House approves K-12 funding plan
Now there are four K-12 school funding plans in Olympia.
We still like Gov. Jay Inslee’s nearly $4 billion proposal the best. Inslee’s plan includes substantial increases in educator base pay, while protecting collective bargaining rights and local control.
On Feb. 22 House Democrats approved a plan for funding public schools that also includes signficant base pay increases. It, too, protects the freedom to negotiate salaries with local school boards, as does a similar proposal from Senate Democrats, who are in the minority.
These Democratic plans are much better than the K-12 funding bill approved by Senate Republicans, which WEA strongly opposes. Their plan is packed with punitive and reckless policies, including attacks on teacher quality, due process and collective bargaining. It also increases class sizes and eliminates voter-approved cost-of-living adjustments for school employees, and it potentially paves the way for Betsy DeVos-style school vouchers.
Sen. Mark Mullet also has introduced a plan. A new substitute for his bill just appeared Thursday, and a hearing will be held on Monday in the Senate Ways and Means Committee. WEA lobbyists are currently reviewing the details of Senator Mullet’s plan in preparation for Monday’s hearing.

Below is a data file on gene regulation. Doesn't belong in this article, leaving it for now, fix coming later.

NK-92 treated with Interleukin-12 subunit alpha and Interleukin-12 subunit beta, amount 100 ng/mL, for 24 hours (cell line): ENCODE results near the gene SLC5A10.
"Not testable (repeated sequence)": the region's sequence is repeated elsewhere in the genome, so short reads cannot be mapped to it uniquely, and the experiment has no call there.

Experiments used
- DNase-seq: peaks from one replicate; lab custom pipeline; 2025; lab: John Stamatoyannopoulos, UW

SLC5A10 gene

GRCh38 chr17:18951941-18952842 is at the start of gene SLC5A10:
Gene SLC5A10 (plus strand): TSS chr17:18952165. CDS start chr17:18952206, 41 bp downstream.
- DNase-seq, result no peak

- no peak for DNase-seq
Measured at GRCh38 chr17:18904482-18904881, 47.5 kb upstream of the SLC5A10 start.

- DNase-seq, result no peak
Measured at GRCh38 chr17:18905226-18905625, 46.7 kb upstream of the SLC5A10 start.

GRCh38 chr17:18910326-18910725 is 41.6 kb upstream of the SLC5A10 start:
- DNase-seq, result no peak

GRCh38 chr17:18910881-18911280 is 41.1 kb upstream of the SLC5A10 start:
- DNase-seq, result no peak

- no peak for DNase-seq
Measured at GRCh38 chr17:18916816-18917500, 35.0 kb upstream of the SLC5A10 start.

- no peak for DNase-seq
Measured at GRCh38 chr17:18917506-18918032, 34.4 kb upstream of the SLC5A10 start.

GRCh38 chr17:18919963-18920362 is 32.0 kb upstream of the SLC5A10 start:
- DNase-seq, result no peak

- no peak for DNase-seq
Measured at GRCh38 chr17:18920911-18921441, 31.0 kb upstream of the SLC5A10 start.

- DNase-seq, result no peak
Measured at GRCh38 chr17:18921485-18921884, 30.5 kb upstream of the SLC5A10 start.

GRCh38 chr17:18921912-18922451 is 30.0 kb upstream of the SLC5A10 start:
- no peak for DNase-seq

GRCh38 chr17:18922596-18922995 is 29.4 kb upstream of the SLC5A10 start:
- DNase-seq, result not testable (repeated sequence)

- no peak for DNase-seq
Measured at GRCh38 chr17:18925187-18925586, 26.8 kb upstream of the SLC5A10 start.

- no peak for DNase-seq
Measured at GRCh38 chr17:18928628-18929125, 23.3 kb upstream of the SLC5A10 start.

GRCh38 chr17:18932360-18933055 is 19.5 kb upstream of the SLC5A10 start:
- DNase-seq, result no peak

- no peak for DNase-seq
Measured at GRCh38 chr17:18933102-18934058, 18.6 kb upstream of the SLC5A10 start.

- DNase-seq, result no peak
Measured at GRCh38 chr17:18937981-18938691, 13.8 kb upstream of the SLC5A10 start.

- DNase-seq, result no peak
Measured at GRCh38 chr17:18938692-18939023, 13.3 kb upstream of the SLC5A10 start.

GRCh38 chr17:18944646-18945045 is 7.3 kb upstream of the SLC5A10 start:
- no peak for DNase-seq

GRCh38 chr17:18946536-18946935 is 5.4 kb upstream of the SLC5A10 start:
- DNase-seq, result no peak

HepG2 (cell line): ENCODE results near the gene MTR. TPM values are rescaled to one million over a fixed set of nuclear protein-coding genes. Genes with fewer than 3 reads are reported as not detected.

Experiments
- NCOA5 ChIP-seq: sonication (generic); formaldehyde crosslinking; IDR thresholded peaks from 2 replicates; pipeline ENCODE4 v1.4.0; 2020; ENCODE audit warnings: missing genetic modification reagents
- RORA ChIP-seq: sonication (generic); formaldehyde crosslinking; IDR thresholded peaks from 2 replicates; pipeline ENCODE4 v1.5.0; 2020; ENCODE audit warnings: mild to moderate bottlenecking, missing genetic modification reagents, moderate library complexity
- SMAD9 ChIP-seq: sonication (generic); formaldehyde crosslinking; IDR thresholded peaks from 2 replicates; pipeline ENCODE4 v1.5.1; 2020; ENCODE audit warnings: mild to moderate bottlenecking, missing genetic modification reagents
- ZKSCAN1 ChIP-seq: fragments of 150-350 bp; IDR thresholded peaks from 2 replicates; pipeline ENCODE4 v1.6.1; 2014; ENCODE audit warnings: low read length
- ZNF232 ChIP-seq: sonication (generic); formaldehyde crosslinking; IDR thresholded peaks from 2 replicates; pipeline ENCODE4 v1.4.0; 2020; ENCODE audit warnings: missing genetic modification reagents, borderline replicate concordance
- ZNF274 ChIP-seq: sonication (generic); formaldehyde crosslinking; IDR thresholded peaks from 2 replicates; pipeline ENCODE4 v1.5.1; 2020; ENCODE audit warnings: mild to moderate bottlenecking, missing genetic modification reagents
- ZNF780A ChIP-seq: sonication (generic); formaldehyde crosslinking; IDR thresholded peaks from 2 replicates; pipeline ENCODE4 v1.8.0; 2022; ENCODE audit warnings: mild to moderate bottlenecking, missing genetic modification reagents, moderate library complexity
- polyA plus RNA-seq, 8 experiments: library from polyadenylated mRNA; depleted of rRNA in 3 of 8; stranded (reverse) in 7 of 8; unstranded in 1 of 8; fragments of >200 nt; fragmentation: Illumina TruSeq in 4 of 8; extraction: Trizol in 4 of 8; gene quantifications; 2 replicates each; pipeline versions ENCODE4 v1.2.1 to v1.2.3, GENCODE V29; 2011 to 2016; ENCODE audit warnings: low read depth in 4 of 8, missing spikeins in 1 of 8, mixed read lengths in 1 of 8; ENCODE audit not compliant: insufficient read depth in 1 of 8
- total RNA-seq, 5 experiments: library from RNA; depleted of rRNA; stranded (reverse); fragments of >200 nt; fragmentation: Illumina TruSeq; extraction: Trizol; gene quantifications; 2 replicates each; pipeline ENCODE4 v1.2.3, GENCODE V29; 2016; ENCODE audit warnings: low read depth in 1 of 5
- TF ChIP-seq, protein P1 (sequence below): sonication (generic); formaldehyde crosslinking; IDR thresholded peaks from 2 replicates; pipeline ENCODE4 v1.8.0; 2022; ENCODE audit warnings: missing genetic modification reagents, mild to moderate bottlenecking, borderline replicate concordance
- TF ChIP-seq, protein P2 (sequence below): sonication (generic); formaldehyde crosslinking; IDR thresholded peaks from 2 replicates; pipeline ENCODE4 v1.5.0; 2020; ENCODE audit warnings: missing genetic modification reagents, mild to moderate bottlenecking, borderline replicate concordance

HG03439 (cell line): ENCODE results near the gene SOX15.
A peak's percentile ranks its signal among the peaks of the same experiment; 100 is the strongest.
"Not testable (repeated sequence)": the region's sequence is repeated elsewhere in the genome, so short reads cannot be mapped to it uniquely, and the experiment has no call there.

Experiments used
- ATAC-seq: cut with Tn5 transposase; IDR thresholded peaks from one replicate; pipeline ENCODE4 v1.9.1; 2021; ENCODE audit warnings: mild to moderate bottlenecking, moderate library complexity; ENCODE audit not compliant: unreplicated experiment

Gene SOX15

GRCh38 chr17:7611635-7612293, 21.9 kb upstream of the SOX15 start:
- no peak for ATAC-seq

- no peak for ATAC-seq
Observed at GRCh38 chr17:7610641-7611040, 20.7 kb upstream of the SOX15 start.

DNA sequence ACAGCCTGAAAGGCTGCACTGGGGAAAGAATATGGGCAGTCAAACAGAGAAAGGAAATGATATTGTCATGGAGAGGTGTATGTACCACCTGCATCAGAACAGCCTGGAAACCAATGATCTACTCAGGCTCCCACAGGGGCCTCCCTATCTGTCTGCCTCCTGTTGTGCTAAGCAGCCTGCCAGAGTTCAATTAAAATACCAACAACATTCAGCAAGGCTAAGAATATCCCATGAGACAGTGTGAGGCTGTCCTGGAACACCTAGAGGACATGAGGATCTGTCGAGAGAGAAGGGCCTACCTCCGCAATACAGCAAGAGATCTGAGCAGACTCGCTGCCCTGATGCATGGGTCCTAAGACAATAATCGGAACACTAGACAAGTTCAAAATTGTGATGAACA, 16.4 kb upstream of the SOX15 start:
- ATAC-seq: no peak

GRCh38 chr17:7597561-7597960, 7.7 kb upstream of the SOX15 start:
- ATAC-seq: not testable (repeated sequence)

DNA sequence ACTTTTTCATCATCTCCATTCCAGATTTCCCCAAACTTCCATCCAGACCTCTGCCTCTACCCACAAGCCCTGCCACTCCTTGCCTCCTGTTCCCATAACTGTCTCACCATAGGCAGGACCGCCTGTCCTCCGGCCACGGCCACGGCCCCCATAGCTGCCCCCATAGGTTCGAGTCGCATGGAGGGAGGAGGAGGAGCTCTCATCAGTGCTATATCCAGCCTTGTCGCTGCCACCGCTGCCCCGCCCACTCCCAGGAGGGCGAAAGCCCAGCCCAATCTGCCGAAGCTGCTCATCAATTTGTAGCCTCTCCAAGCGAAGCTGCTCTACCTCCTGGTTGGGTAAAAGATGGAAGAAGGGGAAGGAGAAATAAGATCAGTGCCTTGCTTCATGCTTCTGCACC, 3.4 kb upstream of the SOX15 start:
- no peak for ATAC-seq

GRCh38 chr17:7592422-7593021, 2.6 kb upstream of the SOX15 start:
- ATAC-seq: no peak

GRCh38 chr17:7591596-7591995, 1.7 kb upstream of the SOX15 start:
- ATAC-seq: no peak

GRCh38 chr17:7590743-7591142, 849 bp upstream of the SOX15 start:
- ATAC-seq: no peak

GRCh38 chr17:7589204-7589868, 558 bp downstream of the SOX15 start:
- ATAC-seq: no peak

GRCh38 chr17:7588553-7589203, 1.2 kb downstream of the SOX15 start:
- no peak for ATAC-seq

All of these plans are in response to the state Supreme Court’s 2012 McCleary decision, which found the state is failing to amply fund basic education as required by the Washington Constitution.
During budget debate on the House floor, Republican legislators repeatedly argued for changing the school levy system. The Senate Republican plan, for example, severely restricts how much levy funding voters can approve – limiting their ability to meet their students’ unique local needs
Yet the Supreme Court itself has said that changing the levy system or restricting levies is not required to comply with McCleary.
“We offer no opinion on whether full state funding of basic education...must be accompanied by levy reform…,” the Court wrote.
Funding for educator health care is a related issue – and a hot one for many families. The Senate budget committee approved a bill (SB 5726) this week that would eliminate the existing health care system for educators and force all K-12 employees into the existing health care plan for state employees, a move WEA opposes.
The real problem? State health care allocations for K-12 educators have not kept up with rising costs, and the allocation for a full-time K-12 employee is $108 per month less than what the state funds for a full-time state employee – or $1,296 less per year. In addition, half-time state employees get funding for the full-time benefit. That would be a game changer for our part-time employees, particularly our ESP staff. Increasing K-12 health care to the same level as state employees would make health care more affordable for educators.
Ultimately, the Republican Senate and the Democratic House have to agree on a K-12 funding plan and overall state budget. The regular legislative session ends April 23. While special sessions are likely, there is no reason for legislators to delay – as the Supreme Court said in its order, “the State has had ample time to deal with this matter, not just since McCleary, but well before."